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How to understand and read benefit illustration before buying a life insurance policy

In a benefit illustration, gross yield is calculated as a percentage (8 percent and 4 percent) based on the portion of premium invested on a year-on-year basis and the net yield is calculated as a certain percentage on the maturity amount.

, ET Online|
Updated: Nov 06, 2019, 10.41 AM IST
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The BI clearly shows how the premium paid per year is used towards investment growth.
Have you ever asked the insurance sales agent to show you the policy benefits illustration while buying a life insurance policy? The 5-10 page life insurance benefit illustration is aimed at helping you understand how the return on your policy money/amount of investable portion of premium is computed.

You must know that it is the investable portion of the premium that earns the return and not the total premium which you pay. So, when you pay premium for an insurance policy, several charges are deducted towards mortality, GST, fund management charges (FMC) if any, etc., and only the balance premium gets invested.

The benefit illustration basically shows how returns on the money invested will be earned/calculated.
The projected investment rate of return shown in the benefit illustration can be guaranteed as well as non-guaranteed. Therefore, you should read it carefully.

1. How to understand whether the rates of return(s) are guaranteed or non-guaranteed
A guaranteed rate of return on your investment means that the investment will grow as shown and the insured will receive the invested amount as stated in the benefit illustration. Also, if the life insurance policy offers guaranteed benefits, then it is clearly marked as 'guaranteed' in the benefit illustration table.

On the other hand, the non-guaranteed projected rate of return on your investment is dependent on the performances of the investments, therefore, the rate is assumed in the policy benefit illustration.

Rakesh Goyal, Director, Probus Insurance brokers said, "Usually, a policy benefit illustration will show guaranteed and non-guaranteed returns. The death benefits and other guaranteed returns, as mentioned, are real. Whereas, the non-guaranteed returns are variable as they are a reflection of the projected investment rate of return based on the assumption of 4 percent per annum and 8 percent per annum on investment."

Also read: IRDAI issues new norms to curb life insurance misselling, makes illustrations mandatory

The regulator has standardised the projected rates of return on the invested amount which are to be taken in the benefit illustration to show projected investment growth throughout the term of the policy. These assumed rate of return (gross yield) show how the fund grows after deducting all the charges.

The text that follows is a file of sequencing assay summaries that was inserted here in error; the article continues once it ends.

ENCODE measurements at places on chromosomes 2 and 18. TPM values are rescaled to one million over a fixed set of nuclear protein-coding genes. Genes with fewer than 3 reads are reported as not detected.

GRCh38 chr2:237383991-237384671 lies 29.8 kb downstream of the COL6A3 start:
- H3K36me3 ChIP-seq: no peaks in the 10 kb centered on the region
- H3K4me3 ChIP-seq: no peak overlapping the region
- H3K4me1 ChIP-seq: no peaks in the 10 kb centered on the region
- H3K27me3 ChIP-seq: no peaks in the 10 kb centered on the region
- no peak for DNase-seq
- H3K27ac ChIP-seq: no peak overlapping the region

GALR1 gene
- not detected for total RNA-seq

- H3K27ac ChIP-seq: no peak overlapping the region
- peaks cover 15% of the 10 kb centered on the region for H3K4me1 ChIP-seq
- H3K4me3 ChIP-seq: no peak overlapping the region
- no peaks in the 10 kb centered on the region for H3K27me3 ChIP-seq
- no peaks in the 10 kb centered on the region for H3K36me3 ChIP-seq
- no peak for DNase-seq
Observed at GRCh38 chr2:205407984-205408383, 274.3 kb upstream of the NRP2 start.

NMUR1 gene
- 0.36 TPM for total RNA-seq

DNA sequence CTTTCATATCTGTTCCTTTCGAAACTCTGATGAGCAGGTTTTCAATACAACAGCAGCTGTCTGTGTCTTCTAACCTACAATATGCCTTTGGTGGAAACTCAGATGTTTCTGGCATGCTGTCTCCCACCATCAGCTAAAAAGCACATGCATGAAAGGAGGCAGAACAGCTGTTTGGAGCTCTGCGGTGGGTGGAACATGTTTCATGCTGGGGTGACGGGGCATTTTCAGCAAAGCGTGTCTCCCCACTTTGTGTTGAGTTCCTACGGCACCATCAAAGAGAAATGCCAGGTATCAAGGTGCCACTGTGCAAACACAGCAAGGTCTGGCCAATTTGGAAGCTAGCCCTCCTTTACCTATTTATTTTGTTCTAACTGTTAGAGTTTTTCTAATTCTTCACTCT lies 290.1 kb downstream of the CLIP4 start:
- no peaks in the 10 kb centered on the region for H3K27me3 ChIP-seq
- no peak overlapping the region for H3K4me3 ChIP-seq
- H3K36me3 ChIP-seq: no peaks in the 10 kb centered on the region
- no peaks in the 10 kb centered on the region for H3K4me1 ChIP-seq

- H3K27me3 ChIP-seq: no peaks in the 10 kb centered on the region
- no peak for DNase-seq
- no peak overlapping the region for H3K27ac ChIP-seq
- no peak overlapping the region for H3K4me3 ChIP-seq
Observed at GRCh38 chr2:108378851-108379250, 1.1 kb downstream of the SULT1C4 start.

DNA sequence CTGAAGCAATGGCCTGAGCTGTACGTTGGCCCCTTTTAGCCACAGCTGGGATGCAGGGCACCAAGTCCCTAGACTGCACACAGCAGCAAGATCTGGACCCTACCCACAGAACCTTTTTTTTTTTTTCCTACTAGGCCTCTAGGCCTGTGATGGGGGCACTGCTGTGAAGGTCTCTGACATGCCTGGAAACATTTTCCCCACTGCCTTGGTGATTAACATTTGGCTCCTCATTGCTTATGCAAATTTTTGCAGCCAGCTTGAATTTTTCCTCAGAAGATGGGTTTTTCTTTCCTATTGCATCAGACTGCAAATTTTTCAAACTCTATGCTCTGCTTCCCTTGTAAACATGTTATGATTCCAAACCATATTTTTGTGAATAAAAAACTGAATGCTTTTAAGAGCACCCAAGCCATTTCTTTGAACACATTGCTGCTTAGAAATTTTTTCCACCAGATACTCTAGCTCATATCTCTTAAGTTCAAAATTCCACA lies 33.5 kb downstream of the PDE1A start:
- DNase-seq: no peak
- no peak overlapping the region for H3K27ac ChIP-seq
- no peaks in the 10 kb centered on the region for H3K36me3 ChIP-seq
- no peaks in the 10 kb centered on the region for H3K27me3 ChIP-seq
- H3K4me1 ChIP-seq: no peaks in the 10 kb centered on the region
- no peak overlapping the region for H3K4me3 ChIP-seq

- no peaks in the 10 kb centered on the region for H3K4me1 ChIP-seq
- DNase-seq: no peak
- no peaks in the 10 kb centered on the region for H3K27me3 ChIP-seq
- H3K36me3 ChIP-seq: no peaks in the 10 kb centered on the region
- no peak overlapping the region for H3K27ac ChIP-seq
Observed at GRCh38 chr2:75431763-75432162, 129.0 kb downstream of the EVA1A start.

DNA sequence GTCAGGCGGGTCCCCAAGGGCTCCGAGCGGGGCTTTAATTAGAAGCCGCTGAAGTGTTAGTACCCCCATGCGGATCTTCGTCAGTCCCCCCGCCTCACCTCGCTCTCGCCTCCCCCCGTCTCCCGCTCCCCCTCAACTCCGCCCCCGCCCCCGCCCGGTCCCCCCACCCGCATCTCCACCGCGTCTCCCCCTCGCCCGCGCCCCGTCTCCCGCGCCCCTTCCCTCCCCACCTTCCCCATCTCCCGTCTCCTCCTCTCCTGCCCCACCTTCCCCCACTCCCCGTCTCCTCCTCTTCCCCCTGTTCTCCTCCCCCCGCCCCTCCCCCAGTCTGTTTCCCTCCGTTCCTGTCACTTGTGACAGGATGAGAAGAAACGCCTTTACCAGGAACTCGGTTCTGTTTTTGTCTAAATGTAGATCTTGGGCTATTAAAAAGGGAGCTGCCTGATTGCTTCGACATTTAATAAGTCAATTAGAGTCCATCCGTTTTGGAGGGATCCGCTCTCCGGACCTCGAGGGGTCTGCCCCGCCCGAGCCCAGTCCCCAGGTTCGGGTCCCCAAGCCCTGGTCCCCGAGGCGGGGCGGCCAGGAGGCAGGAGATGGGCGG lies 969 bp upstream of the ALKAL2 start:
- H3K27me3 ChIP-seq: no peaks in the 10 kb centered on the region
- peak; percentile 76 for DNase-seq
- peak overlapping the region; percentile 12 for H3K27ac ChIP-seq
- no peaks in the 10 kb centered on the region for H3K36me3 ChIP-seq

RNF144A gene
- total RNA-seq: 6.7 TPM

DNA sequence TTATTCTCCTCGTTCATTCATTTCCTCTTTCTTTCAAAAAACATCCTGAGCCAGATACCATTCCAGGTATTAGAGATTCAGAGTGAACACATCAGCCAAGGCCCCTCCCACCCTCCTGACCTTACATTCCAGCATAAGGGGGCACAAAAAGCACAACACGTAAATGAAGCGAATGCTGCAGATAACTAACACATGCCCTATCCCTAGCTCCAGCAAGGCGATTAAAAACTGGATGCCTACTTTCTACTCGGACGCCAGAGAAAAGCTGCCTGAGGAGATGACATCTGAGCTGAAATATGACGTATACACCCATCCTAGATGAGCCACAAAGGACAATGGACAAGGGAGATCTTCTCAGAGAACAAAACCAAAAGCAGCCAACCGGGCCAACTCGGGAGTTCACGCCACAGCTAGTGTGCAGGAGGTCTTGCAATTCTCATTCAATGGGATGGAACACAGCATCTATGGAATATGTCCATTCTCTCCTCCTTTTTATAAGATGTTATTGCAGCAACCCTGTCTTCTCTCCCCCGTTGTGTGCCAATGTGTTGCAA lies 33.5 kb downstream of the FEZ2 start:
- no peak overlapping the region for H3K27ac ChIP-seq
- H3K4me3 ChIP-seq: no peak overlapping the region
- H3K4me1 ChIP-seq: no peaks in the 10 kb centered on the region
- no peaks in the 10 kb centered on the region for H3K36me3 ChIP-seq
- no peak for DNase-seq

C S Sudheer, Founder & CEO, IndianMoney.com said, "You must remember that the published gross yield to project investment growth in the benefit illustration is not a true reflection of the rate of return as it excludes mortality cost, Good and Services Tax (GST) and costs for offering a guarantee if any."

What you must know

a) In a benefit illustration, gross yield is calculated as a percentage (8 percent and 4 percent) based on the portion of premium invested on a year-on-year basis and the net yield is calculated as a certain percentage on the maturity amount.

As per the regulator, for insurance policies with term above 10 years, the net reduction in yield should not be more than 2.25 percent at maturity. And for insurance policies with term less than or equal to 10 years, the net reduction in yield should not be more than 3 percent at maturity.

For instance, if you take a policy for a term of more than 10 years, the post-cost return on the maturity will be at least 5.75 percent at an 8 percent per annum gross return/yield.

Also, the net reduction in yield does not factor in/take into account the mortality charges, which can eat into your investments at higher ages and sum assured, taxes and costs of guarantees, if any.

Therefore, in reality, the post-cost return on the investible portion of the premium paid will be calculated on the basis of net yield. So, when you read the benefit illustration make sure you know how much net yield has been calculated on your invested amount. The calculation of net yield is mentioned in the policy benefit illustration table.

Since the net yield is derived from gross yield in the policy benefit illustration, it is also not real. However, it will give you a fair idea of how much net return you will earn on the gross return actually earned on the investible portion of the premium paid.

This is how net yield calculation in a policy benefit illustration table is shown
Particulars